Samples

We are currently working with Addgene, a nonprofit plasmid repository, to deposit frequently requested plasmids. Please see our page on Addgene:

addgene

If you don’t see your wanted plasmids on Addgene or if you need other types of materials, please contact Dr. Ai (huiwang.ai at virginia.edu).

Practical Notes for teLuc-DTZ and Antares2-DTZ (PDF)

There is considerable interest in adapting teLuc-DTZ or Antares2-DTZ for various biological and biomedical studies. The plasmids are now available from Addgene. If you need a small-amount DTZ sample, you may contact Dr. Ai. You may also purchase DTZ from Haoyuan Chemexpress Co., Ltd. (We do not make any profit by suggesting this company, but we have tested their DTZ compound). DTZ should be shipped in nitrogen-flushed dark-glass bottle, or on dry ice if oxygen is not completely removed. For long-term storage, DTZ should be kept as solid in -80°C freezers.

To make a stock solution for DTZ, first, a premixture is prepared by dissolving 17.6 mg of L-ascorbic acid and 143 mg 6-aza-2-thiothymine in 10 mL ethanol and 10 mL 1,2-propanediol; next, 1 mg of DTZ is dissolved in 88 uL of the premix, resulting in a 30 mM DTZ stock solution containing 5 mM L-ascorbic acid (you may increase the DTZ amount to make up to 100 mM stock). The stock solution should be stable for a few months in -80°C freezers. It may also be aliquoted to 10-20 uL each at -80°C for the convenience of use. We want to note that this new formulation greatly enhances substrate stability, compared to the conventional acidic alcohol solution.

To use DTZ for animal studies, 10 uL of the stock solution is further diluted with 90 uL of another prexmiture containing 9% glycerol, 11% hydroxypropyl-β-cyclodextrin, and 39% PEG 400 in water right before injection. This ready-for-use solution can sit on ice for a couple of hours. The suggested dosage is 0.3 to 1 umol DTZ for each ~ 20 g mouse.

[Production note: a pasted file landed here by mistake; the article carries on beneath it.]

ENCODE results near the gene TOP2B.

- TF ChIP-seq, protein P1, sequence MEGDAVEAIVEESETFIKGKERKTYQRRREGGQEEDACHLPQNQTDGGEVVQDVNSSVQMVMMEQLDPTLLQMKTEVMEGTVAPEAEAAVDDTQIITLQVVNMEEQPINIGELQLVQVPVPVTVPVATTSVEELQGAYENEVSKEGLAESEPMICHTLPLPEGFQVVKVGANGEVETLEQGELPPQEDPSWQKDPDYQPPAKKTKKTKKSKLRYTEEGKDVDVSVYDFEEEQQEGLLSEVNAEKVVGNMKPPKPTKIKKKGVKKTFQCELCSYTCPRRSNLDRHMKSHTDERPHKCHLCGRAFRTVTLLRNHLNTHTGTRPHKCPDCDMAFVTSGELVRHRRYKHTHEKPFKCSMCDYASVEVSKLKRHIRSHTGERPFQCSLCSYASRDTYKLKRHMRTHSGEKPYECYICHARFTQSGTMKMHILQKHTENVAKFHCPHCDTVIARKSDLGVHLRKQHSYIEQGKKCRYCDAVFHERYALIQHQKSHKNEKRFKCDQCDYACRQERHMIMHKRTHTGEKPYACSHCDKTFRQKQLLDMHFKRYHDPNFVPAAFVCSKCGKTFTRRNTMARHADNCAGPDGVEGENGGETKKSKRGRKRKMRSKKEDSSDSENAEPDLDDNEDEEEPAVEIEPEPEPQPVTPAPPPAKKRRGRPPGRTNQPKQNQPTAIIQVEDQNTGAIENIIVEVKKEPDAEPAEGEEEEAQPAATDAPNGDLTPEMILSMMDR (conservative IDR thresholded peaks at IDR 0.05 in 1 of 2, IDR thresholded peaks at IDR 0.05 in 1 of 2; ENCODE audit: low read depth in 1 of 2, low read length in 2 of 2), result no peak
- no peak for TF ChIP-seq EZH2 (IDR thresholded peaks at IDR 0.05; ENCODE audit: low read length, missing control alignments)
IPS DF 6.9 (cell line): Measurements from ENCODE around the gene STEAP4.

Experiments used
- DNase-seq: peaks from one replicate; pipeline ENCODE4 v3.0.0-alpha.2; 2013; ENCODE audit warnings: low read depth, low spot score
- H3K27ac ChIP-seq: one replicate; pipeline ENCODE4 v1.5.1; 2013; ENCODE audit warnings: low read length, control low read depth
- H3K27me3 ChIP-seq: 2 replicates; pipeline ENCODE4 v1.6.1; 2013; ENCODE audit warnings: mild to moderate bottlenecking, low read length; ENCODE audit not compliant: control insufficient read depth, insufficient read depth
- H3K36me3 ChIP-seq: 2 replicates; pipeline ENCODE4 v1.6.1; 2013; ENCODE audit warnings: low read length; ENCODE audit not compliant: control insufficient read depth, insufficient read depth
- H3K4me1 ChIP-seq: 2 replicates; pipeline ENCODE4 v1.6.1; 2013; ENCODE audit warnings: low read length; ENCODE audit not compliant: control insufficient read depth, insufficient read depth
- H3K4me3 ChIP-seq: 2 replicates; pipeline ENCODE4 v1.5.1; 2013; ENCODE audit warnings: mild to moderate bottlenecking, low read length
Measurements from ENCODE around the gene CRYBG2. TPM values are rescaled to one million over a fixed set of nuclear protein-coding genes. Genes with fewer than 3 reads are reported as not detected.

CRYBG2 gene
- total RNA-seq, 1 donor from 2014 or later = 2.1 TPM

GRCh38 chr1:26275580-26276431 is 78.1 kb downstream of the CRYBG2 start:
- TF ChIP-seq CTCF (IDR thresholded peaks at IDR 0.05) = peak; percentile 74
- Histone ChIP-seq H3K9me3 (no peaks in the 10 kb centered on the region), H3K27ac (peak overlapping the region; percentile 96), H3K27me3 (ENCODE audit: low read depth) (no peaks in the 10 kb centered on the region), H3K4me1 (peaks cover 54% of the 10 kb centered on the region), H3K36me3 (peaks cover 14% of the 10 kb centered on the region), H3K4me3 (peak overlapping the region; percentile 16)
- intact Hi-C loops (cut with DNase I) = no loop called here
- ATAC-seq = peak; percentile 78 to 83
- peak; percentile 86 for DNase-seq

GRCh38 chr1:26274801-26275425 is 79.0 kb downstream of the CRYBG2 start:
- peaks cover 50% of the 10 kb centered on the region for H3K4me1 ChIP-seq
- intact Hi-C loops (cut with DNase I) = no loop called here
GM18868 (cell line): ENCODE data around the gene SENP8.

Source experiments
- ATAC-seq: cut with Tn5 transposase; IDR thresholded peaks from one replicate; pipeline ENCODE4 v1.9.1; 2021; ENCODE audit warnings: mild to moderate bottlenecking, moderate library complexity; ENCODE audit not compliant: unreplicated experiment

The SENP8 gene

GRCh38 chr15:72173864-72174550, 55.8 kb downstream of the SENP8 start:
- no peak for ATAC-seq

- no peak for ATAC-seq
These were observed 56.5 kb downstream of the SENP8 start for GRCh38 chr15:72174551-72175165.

Although cautions have to be made to maintain the in vitro stability of DTZ, background bioluminescence is generally not an issue for in vivo applications of DTZ. Background bioluminescence from DTZ is negligible compared to real signals. We have examined this with untreated blank BALB/c mice, BALB/c mice transfected with empty vectors, and BALB/c mice injected with cells containing no luciferase. When exogenous cells expressing teLuc were injected into immunocompetent BALB/c mice, we observed fast clearance. We expect that teLuc in dead cells or released from dead cells is still enzymatically active, since teLuc is independent of ATP and highly resistant to denaturation and unfolding. When comparing results with firefly luciferase or its derivatives, please note that firefly luciferase may only function in live cells where there are enough ATP.

Although DTZ has not yet been frequently used for animal imaging because our paper was only published several months ago, there are a plethora of literatures which used DTZ analogs, including CTZ and furimazine, for in vivo imaging. You may refer to these publications to better understand the potential of teLuc-DTZ and Antares2-DTZ for in vivo imaging. We select a few papers below:

Bhaumik S, Gambhir SS. Optical imaging of Renilla luciferase reporter gene expression in living mice. Proc Natl Acad Sci U S A. 2002, 99(1):377-82.
Loening AM, Wu AM, Gambhir SS. Red-shifted Renilla reniformis luciferase variants for imaging in living subjects. Nat Methods. 2007, 4(8):641-3.
Saito, K, Nagai T, et al., Luminescent proteins for high-speed single-cell and whole-body imaging. Nat Commun. 2012, 3: 1262.
Chu J, Lin MZ, et al., A bright cyan-excitable orange fluorescent protein facilitates dual-emission microscopy and enhances bioluminescence imaging in vivo. Nat Biotechnol. 2016, 34(7):760-7.
Franz X Schaub, Antonio L Amelio, et al., Fluorophore-NanoLuc BRET reporters enable sensitive in vivo optical imaging and flow cytometry for monitoring tumorigenesis. Cancer Res. 2015, 75(23):5023-33.